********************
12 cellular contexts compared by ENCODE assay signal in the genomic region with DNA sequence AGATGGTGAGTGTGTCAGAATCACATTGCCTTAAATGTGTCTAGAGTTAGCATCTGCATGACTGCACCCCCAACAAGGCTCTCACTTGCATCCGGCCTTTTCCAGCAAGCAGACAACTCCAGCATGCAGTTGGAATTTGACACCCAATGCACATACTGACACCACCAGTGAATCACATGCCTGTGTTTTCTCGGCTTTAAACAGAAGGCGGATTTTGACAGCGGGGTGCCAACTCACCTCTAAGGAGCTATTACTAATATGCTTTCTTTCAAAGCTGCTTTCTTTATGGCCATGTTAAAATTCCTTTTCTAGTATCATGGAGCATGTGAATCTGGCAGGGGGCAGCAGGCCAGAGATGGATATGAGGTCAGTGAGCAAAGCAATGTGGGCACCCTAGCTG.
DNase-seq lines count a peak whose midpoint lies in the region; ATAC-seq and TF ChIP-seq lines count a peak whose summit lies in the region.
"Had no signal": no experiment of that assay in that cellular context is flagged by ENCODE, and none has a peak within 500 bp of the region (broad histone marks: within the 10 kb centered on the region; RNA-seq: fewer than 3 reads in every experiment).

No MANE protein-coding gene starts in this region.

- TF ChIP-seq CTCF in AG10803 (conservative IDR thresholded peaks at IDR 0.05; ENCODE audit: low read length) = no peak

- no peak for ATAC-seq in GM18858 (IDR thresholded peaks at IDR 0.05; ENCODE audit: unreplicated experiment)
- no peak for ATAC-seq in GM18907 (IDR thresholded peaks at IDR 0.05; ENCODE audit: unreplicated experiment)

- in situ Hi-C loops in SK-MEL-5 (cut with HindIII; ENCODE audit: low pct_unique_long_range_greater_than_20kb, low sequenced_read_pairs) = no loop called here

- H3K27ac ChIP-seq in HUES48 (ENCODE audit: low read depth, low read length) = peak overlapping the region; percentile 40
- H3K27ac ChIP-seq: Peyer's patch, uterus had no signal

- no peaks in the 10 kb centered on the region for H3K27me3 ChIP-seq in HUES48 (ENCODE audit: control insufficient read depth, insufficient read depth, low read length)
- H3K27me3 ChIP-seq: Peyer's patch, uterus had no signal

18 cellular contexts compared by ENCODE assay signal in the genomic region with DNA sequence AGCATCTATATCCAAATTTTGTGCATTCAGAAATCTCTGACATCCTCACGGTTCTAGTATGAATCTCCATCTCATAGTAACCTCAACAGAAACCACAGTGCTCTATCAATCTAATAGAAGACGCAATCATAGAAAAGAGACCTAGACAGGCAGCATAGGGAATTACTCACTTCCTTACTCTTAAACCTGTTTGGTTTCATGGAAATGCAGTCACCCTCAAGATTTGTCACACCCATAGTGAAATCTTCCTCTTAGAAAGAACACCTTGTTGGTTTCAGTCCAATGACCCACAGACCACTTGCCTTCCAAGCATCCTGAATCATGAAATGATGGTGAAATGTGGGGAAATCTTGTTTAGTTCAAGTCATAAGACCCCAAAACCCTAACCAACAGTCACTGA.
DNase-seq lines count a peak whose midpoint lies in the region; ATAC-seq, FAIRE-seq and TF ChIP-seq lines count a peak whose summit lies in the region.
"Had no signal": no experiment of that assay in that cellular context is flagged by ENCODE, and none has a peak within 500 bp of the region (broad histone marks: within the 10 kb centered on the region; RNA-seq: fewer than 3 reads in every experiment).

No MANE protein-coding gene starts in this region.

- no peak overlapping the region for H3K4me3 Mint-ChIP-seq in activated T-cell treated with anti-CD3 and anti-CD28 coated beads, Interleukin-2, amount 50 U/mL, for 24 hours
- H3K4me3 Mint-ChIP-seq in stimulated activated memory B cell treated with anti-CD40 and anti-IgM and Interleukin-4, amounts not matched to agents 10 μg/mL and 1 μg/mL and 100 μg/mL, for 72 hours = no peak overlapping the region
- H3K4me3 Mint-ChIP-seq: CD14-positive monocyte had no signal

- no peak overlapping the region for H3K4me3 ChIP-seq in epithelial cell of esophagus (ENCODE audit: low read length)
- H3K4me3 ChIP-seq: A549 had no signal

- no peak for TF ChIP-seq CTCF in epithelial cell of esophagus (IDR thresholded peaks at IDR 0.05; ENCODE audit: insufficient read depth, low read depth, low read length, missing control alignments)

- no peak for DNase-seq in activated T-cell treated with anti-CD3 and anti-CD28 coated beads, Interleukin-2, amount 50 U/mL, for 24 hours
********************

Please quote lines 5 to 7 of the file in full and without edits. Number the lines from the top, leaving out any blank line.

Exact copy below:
- TF ChIP-seq CTCF in AG10803 (conservative IDR thresholded peaks at IDR 0.05; ENCODE audit: low read length) = no peak

- no peak for ATAC-seq in GM18858 (IDR thresholded peaks at IDR 0.05; ENCODE audit: unreplicated experiment)
- no peak for ATAC-seq in GM18907 (IDR thresholded peaks at IDR 0.05; ENCODE audit: unreplicated experiment)